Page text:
(Andrew T. Hill Photo)

Messerschmitt Me 262A-1a/U4 Schwalbe, (Wk. Nr. 170083), "V083", "Pulkzerstörer", armed with one 50-mm Mauser Mk. 214 cannon.   USAAF "Feudin 54" A.D Sq was painted on the port side of the nose of all the refurbished Me 262s, later painted over before leaving Lager Lechfeld Flugplatz and being shipped to the USA on HMS Reaper.  This aircraft became Watson's Whizzers No. 000, with the name "Wilma Jeanne" on the starboard side of the nose, later the "Happy Hunter II".  This aircraft crashed on a flight from Lechfield, Germany to Cherbourg.

(USAAF Photo)

Messerschmitt Me 262A-1a/U4, (Wk. Nr. unknown), "Pulkzerstörer", bomber destroyer version armed with one 50-mm Mauser Mk. 214 cannon.

(USAAF Photo)

Messerschmitt Me 262A-1a "Schwalbe" (Wk. Nr. 501232), "Yellow 5", 3./KG(J)6, with homeland defence checkerboard pattern on the rear fuselage.  This aircraft was designated Watson's Whizzers No. 111, and was painted as "Beverly Anne", later "Screamin Meemie".  "Yellow 5" was shipped to the USA on HMS Reaper, with inventory control No. 20.  This aircraft was sent to the USN Armament Test Division at NAS Patuxent River, Maryland in Dec 1945 where it was designated USN BuNo. 121442 and test flown.  It is now on display in the National Museum of the USAF.

(National Museum of the USAF Photos)

Messerschmitt Me 262A-1a "Schwalbe" (Wk. Nr. 501232), coded "Yellow 5", 3./KG(J)6, designated Watson's Whizzers No. 111, on display in the National Museum of the USAF.

(Gregg Heilmann Photo)

Messerschmitt Me 262B-1a (Wk. Nr. 110639), "White 35", currently on display at Willow Grove NAS in eastern Pennsylvania.  (PearlJamNoCode Photo)

(USAAF Photo)

Messerschmitt Me 262A-1a "Schwalbe" (Wk. Nr. 110836).  Watson's Whizzers No. 777, this aircraft was initially named "Doris" and later "Jabo Bait". Shipped to the USA on HMS Reaper, it was designated FE-110, later T2-110.  

(USAAF Photo)

Messerschmitt Me 262A-1b (Wk. Nr. 500491), "Yellow 7", 11./JG 7, surrendered to Allied forces on 8 May 1945 at Lechfeld.  In service with Jagdgeschwader 7, the victory markings found on this aircraft included one P-51, one P-47 and five B-17s.  The aircraft has original under wing racks for 24 R4M unguided rockets.  Karl Baur test flew this aircraft for some 20 minutes on the 12th of May; well before the arrival of Watson's team.  Watsons Whizzers No. 888, Staff Sergeant Eugene Freiburger of the 54th Air Disarmament Squadron named the plane "Dennis", after his son.  These markings remained on the jet until it arrived in Melun, France, where Lt James (Ken) Holt re-christened it "Ginny H".  named "Dennis", and then "Ginny H", it was flown by Lt James K. Holt.  "Yellow 7" was shipped to the USA on HMS Reaper, with inventory control No. 29.  "Yellow 7" arrived at Wright Field in August 1945, and was subsequently moved to Freeman Field, Indiana, where it remained until May 1946.  At Freeman Field it was allocated Foreign Equipment number FE-111, and later T-2-111.  As Watson's Whizzers No. 444 was being prepared for a series of classified flight tests, it's reconnaissance-modified nose section was exchanged for No. 888's more streamlined fighter version.  This modification took place before the plane was moved to the 803rd Special Depot storage facility at Park Ridge, Illinois in July 1946, when the jet entered long-term storage.  In 1950, it was moved again, this time to the National Air Museum facility (now the Garber Facility) at Silver Hill, Maryland.  In 1978, the plane was brought out of storage and fully restored, with the modified nose section returned to its original A-1 fighter configuration.  "Yellow 7" is now on display in the National Air & Space Museum (NASM), on the Mall in Washington, D.C.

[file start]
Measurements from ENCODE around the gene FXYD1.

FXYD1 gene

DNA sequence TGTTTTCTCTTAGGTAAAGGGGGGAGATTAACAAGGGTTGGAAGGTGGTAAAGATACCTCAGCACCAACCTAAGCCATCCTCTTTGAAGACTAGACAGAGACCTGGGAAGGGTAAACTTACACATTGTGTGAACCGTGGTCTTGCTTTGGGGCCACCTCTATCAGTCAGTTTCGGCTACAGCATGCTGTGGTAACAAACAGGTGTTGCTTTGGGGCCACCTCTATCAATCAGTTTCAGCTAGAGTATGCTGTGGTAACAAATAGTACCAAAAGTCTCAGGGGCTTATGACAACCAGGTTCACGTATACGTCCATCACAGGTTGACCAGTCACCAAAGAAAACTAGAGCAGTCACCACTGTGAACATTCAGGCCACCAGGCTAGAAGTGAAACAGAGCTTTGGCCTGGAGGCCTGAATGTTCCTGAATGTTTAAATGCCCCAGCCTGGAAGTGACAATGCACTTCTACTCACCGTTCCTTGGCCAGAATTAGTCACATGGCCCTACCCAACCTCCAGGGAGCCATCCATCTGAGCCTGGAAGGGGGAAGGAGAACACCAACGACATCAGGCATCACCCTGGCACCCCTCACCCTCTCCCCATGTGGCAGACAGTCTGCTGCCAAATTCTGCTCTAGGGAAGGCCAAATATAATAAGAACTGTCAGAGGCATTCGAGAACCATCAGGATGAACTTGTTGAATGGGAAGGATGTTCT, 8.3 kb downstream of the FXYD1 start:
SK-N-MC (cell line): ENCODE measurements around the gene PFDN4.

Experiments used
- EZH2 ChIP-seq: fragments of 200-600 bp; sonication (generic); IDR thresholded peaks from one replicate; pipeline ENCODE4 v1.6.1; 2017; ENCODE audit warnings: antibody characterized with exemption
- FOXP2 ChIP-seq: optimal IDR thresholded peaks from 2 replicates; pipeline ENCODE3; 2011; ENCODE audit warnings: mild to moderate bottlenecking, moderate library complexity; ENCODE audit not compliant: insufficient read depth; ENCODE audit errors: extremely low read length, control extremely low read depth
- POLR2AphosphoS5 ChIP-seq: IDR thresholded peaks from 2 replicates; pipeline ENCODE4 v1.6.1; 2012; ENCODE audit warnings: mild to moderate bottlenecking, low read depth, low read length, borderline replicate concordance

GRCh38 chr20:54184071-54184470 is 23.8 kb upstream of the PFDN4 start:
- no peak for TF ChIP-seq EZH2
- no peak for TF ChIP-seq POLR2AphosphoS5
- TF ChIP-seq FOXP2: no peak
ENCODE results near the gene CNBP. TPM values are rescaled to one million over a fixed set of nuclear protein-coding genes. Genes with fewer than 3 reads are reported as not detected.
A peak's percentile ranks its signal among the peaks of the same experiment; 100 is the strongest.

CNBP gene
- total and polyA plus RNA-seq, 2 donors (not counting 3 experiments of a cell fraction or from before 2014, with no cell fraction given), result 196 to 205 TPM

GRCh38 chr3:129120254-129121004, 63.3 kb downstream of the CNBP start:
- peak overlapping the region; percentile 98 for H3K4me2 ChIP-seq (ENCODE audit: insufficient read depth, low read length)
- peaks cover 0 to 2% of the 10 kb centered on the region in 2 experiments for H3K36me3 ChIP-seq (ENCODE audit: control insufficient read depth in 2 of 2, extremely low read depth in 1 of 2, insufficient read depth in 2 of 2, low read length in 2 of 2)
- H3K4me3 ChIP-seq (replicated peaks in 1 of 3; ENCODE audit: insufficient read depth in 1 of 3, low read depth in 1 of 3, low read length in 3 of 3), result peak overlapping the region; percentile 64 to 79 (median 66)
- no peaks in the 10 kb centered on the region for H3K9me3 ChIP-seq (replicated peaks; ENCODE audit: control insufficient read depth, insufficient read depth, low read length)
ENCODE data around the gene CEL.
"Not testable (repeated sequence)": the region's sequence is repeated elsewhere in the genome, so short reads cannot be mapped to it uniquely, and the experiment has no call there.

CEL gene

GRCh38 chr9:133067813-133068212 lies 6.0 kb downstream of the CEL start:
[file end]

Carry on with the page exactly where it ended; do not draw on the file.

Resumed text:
(Author Photo)

Messerschmitt Me 262A-1b (Wk. Nr. 500491), "Yellow 7", 11./JG 7, on display in the National Air & Space Museum (NASM), on the Mall in Washington, D.C.

(USAAF Photos)

Messerschmitt Me 262B-1a/U1 (Wk. Nr.  110306), "Red 6", 10./NJGJ11, two-seat trainer converted into a provisional night fighter version equipped with FuG 218 Neptun radar and Hirschgeweih (stag antler) eight-dipole antenna array.  Seven of these aircraft were used by 10/NJG.II in the defence of Berlin in April 1945.  "Red 6" was surrendered to the RAF at Schleswig-Jagel, Germany.  It was transferred to the USAAF and became Watson's Whizzers 999.  It was shipped to the USA on HMS Reaper and then allocated FE-610, later T2-610.  Later named "Ole Fruit Cake", and "der Schwalbe".  FE-610 was scrapped at Freeman Field, Indiana, circa 1950.